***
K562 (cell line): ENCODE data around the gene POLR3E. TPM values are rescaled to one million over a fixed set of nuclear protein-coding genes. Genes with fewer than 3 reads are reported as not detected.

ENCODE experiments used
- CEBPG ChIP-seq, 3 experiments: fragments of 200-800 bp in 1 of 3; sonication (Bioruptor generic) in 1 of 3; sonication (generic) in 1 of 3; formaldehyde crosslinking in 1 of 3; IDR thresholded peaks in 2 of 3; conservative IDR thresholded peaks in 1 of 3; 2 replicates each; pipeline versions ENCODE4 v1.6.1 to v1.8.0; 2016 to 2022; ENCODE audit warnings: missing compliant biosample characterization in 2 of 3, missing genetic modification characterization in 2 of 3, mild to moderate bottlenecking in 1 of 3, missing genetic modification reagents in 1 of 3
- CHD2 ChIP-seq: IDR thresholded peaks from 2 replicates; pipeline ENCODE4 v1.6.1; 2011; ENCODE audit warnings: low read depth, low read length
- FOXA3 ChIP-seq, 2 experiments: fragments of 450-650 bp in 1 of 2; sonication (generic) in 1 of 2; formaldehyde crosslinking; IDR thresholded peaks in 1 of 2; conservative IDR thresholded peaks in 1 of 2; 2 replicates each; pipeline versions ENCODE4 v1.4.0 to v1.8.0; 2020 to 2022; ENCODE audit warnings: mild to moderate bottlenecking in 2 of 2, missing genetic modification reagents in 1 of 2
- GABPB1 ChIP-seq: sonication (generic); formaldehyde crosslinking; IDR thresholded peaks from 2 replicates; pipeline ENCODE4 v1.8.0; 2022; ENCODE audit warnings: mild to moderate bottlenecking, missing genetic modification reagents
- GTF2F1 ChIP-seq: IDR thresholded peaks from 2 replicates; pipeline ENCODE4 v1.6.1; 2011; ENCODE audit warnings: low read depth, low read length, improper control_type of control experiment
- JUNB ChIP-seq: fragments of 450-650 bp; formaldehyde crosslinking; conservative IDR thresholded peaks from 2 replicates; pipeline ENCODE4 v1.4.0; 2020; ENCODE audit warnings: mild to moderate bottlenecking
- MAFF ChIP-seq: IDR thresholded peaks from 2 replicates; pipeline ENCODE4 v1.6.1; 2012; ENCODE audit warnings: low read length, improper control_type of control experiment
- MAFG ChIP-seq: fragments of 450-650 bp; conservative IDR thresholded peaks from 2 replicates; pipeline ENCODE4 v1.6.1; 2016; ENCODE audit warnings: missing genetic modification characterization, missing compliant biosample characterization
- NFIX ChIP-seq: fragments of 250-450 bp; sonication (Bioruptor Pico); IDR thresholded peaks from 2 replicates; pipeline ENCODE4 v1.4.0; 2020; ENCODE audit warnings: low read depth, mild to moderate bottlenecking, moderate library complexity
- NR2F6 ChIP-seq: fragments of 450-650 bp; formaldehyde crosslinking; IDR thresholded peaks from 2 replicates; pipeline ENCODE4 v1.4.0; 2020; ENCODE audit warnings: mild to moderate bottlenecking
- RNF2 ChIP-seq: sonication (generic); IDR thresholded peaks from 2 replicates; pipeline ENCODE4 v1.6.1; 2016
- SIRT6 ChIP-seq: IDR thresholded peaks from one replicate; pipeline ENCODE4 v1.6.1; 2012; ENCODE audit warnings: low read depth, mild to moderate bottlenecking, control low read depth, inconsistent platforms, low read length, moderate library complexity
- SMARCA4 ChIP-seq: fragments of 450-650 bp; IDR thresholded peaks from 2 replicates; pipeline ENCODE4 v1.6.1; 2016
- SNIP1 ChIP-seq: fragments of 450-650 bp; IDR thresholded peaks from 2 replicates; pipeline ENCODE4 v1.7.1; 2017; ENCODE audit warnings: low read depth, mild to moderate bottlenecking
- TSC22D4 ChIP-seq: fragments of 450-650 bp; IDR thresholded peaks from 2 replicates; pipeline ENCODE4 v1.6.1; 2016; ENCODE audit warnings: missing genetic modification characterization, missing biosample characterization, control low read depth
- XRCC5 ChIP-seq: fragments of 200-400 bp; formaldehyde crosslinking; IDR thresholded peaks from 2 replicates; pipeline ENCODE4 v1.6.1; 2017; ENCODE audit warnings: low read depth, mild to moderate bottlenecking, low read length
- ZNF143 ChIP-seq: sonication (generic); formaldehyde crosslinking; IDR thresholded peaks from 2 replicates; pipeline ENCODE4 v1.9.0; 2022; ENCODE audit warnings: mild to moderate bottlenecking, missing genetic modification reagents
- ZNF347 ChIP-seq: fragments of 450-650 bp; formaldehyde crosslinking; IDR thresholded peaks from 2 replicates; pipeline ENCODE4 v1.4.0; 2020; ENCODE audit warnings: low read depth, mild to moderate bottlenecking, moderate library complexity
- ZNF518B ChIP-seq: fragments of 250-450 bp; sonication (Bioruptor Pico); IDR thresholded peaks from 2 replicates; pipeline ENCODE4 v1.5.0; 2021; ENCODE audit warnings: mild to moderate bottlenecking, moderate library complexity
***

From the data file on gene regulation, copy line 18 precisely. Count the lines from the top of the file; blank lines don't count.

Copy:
- XRCC5 ChIP-seq: fragments of 200-400 bp; formaldehyde crosslinking; IDR thresholded peaks from 2 replicates; pipeline ENCODE4 v1.6.1; 2017; ENCODE audit warnings: low read depth, mild to moderate bottlenecking, low read length